Lack of sleep can do great damage to your health – but what about too much sleep?
Have you ever complained about lack of sleep? Or decided to extend your day to fit things in despite that early start the following day? If so, you may want to think very carefully the next time you decide to replace a good night of sleep with loads of caffeinated drinks…and perhaps reconsider staying those extra minutes in bed if you’ve already overslept.
Nowadays, anyone claiming to sleep for over 8 hours would be regarded as privileged ? after all, when would you find time to sleep for that long? It is no mystery that losing sleep can have diverse health effects. Your body needs rest in order to replace all the energy it lost during active hours, almost like a reset button. If you go unrested for long periods of time, your cells start dying in order to offer their energy to living cells that need it more. Alternative energy sources such as caffeinated food and drinks can mask the effects for a few hours, but should never be used as a replacement for a good nights’ sleep. As boring or difficult as it may sound, especially if you’re enjoying life as a fresher or are snowed under with the pressure of final year, it is mandatory that you take some time to rest. However, much like lack of sleep can cause permanent damage to your health, scientists have now found that sleeping too much can be just as damaging.
Researchers from the School of Medicine from Sungkyunkwan University have conducted a study where approximately 50.000 young and middle aged healthy men and women were evaluated as to their quality of sleep, presence of coronary artery lesions and blood vessel stretchiness. Their findings on sleeping patterns were, if not unexpected, quite surprising. The article, published on the 10th of September on Arteriosclerosis, thrombosis and vascular biology, claims that people whose sleeping patterns include sleeping less than 5 hours a night have similar risk to increased calcium deposits in the arteries as those who sleep more than 7 hours. Moreover, those participants who slept for more than 9 hours had an even higher chance of damaging their arteries when compared to those who slept for only 7 hours. The damage builds up with time, and as arteries are large, stretchy blood vessels with high internal pressure, if calcium gets deposited across its extension they become calcified and less stretchy, which can lead to elevated blood pressure and, sometimes, leads to rupture. It is important to note the study was conducted with adult participants only, who are more likely to develop an erratic sleeping pattern over time. According to the National Sleep Foundation, after the teenage years (14?17 years) sleeping time variation reaches a plateau, remaining between 7?9 hours for young adults and 7?8 hours for older adults.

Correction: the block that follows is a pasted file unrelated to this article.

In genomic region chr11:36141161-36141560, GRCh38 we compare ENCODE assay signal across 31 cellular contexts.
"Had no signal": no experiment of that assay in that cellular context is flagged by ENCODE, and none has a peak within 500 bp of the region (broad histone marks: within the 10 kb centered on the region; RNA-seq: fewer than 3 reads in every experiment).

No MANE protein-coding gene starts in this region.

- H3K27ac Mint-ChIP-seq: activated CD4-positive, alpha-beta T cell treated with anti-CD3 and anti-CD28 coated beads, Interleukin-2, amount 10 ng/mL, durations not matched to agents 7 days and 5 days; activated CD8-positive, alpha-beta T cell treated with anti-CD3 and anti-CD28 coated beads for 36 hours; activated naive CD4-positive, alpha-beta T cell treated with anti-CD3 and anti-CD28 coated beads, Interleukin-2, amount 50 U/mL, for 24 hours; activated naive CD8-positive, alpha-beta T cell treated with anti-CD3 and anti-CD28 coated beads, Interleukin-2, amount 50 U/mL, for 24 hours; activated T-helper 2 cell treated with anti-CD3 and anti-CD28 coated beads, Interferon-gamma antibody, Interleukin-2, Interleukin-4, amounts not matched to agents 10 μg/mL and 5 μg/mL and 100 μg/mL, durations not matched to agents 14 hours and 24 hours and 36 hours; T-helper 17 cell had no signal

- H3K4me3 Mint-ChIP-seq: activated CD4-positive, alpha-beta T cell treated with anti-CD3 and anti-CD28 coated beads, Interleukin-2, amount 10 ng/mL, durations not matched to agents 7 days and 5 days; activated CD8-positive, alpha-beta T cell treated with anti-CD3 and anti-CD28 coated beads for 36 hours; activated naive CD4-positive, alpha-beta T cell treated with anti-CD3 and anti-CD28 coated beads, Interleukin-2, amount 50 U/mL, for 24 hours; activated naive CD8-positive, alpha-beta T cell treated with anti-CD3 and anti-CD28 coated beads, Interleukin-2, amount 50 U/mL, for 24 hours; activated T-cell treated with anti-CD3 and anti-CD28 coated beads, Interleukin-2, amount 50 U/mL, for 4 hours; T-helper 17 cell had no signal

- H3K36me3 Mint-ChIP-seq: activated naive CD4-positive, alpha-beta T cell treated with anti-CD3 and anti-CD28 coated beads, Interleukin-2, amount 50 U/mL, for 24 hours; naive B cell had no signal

As students, we often neglect our health for many reasons. More often than not you’ll hear someone say they’re too busy working their way through lectures, coursework and exams, or they have to work part?time to pay their bills; not to mention all the parties they’ll have on the way. Nonetheless, keeping up with our own health should be a priority, regardless of lack of time. If you’re not doing anything healthy today, try this: go to bed early enough to wake up after 8 hours, and see the difference it’ll make when you start a brand new day.
By Marcela Usmari